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The word democracy (demos, 'people' and 'kratia' power or rule) was coined about 2500 years ago to establish a classless government -- one that would not be dominated by the aristocracy, and would include what we would understand to be the middle class (slaves, of course, had no influence in government.) The new Athenian democracy was composed of three institutions, the ekklesia, or Assembly, which was the sovereign governing body of Athens, similar to our concept of the Senate. The second was the boule, which dealt with day to day matters, and might be considered analogous to our House of Representatives. It was here that the concept of a direct democracy evolved. The third was the dikasteria, or the courts. This system of governance lasted about 200 years, at which time it reverted back to an aristocracy.
At the same time in Rome, the concept of a Republic (res, 'concern' and publica, 'people') evolved. The aristocracy at the time was attempting to take absolute political power from the Etruscan Kings. However, they needed the assistance of the rest of the population, promising them some political say in the only governing body, the Roman Senate. This was done, but Rome established a representative democracy, where some of the people could vote for a representative in the Senate (a Tribune.) The Roman Republic lasted about 500 years, at which time the Republic devolved into the dictatorship of the Emperor.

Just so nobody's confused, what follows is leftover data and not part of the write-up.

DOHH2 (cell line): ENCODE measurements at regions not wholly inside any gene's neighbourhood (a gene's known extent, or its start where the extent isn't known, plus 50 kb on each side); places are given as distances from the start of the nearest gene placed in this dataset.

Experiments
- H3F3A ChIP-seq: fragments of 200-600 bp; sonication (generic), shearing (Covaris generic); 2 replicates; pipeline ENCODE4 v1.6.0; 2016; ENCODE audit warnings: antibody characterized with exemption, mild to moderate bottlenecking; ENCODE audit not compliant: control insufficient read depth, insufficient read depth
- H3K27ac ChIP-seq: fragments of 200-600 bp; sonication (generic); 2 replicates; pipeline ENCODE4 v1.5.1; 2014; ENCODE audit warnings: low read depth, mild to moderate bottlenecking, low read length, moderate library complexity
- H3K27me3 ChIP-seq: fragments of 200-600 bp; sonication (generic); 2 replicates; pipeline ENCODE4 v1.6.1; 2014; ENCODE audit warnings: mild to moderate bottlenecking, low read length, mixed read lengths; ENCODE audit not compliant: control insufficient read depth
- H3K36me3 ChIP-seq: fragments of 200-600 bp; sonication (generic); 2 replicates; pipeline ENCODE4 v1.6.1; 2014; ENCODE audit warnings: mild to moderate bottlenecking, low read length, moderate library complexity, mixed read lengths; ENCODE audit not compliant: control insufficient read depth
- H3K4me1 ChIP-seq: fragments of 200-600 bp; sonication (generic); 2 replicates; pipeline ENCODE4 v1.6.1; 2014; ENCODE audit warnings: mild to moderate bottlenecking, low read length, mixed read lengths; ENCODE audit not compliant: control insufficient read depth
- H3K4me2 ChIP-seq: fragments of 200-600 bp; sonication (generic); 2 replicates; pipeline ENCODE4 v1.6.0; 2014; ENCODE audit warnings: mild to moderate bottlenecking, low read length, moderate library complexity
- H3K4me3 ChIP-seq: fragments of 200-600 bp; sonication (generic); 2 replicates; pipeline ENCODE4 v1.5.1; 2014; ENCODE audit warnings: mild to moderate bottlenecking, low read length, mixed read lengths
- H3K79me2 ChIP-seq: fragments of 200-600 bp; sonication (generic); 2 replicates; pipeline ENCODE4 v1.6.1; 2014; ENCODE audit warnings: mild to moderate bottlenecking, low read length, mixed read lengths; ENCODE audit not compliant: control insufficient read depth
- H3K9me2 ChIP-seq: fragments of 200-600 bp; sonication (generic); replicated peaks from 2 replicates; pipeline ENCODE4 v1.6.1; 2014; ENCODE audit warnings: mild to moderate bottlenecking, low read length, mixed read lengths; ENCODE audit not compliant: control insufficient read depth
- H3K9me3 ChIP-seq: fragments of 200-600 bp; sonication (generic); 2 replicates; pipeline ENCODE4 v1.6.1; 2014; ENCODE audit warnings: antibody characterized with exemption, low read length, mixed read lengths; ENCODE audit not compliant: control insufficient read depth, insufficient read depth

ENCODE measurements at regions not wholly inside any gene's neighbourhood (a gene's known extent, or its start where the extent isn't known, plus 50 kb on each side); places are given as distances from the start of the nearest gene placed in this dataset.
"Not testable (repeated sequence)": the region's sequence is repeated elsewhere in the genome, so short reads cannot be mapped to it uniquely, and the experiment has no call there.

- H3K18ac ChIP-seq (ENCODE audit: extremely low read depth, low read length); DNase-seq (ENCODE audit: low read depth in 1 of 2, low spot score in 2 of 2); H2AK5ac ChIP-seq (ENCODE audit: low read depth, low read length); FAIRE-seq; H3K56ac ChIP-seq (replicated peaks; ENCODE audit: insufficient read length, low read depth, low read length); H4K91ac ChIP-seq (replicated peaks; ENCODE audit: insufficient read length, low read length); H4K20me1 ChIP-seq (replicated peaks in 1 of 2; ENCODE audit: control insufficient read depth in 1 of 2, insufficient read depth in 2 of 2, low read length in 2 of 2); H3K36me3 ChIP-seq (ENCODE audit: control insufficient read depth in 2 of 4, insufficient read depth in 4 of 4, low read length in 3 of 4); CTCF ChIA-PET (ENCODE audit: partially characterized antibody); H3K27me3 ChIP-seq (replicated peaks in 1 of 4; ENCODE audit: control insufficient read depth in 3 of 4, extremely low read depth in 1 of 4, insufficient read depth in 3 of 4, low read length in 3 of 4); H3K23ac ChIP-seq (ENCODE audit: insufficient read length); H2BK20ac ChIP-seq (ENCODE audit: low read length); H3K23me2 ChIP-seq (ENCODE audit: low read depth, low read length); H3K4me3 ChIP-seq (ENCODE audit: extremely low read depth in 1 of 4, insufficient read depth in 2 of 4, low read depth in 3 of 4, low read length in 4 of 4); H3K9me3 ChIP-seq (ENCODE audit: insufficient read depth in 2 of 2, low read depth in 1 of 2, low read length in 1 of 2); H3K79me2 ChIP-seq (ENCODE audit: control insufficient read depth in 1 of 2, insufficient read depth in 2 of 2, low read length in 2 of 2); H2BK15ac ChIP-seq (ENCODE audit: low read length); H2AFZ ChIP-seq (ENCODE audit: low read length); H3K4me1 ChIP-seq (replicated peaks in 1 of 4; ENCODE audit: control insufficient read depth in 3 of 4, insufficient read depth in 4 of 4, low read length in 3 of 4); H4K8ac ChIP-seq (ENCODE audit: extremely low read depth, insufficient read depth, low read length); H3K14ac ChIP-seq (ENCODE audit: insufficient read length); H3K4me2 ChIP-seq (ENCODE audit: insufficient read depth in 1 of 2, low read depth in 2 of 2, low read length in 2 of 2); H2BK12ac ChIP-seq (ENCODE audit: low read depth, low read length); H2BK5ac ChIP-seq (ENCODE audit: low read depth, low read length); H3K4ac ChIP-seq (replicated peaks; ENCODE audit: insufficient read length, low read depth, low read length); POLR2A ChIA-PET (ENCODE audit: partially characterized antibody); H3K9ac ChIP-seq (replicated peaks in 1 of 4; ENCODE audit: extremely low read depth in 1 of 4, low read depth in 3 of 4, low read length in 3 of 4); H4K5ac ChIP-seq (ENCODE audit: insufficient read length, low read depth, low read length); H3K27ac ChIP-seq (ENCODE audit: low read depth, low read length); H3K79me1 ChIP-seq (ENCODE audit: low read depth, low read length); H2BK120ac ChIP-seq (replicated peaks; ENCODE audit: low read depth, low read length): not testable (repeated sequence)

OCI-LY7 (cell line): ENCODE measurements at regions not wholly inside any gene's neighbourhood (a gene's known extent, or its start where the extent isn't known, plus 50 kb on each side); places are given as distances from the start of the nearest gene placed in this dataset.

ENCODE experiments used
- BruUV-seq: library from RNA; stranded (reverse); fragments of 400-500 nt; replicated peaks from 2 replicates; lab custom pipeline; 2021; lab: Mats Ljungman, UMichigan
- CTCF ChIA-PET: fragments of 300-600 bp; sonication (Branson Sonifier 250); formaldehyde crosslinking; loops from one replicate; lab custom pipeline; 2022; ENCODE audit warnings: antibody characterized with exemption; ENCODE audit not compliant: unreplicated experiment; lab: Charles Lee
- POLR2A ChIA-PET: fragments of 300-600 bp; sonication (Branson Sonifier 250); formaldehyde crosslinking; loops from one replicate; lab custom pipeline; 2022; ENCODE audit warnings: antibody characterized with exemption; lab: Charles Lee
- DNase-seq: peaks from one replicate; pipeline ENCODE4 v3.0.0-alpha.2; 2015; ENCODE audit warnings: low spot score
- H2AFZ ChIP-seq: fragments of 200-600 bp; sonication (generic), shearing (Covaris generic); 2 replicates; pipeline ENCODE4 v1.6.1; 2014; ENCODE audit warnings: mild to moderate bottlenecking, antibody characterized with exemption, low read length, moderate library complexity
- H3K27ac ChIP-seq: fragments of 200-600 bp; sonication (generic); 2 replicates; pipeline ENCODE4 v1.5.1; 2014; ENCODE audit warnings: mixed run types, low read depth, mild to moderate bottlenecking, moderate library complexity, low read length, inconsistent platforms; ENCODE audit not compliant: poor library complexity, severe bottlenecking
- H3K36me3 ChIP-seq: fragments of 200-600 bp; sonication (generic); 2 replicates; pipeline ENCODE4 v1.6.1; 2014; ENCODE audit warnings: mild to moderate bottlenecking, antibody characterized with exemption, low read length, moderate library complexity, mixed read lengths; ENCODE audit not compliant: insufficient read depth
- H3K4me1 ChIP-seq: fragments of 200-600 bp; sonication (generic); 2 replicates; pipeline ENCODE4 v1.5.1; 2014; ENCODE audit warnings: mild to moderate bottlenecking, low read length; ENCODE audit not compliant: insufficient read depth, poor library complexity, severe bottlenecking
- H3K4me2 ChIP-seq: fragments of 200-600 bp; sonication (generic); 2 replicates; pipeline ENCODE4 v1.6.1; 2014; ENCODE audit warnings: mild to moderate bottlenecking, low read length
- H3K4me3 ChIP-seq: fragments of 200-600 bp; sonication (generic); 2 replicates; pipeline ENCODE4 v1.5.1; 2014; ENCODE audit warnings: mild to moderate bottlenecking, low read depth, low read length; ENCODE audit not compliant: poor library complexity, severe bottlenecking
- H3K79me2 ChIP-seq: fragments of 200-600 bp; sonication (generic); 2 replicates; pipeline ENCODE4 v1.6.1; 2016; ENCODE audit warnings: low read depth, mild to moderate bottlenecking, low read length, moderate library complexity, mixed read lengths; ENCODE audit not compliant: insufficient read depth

Since, in theory, the United States splits its government into seperate branches, the legislative branch having an upper and lower house, and the judicial branch dealing with court matters, it is similar to Athenian Democracy. However, its elections are for candidates that represent the people, so it functions similar to the Roman Republic in that respect. In either case, these ancient experiments in "people's governance" failed.
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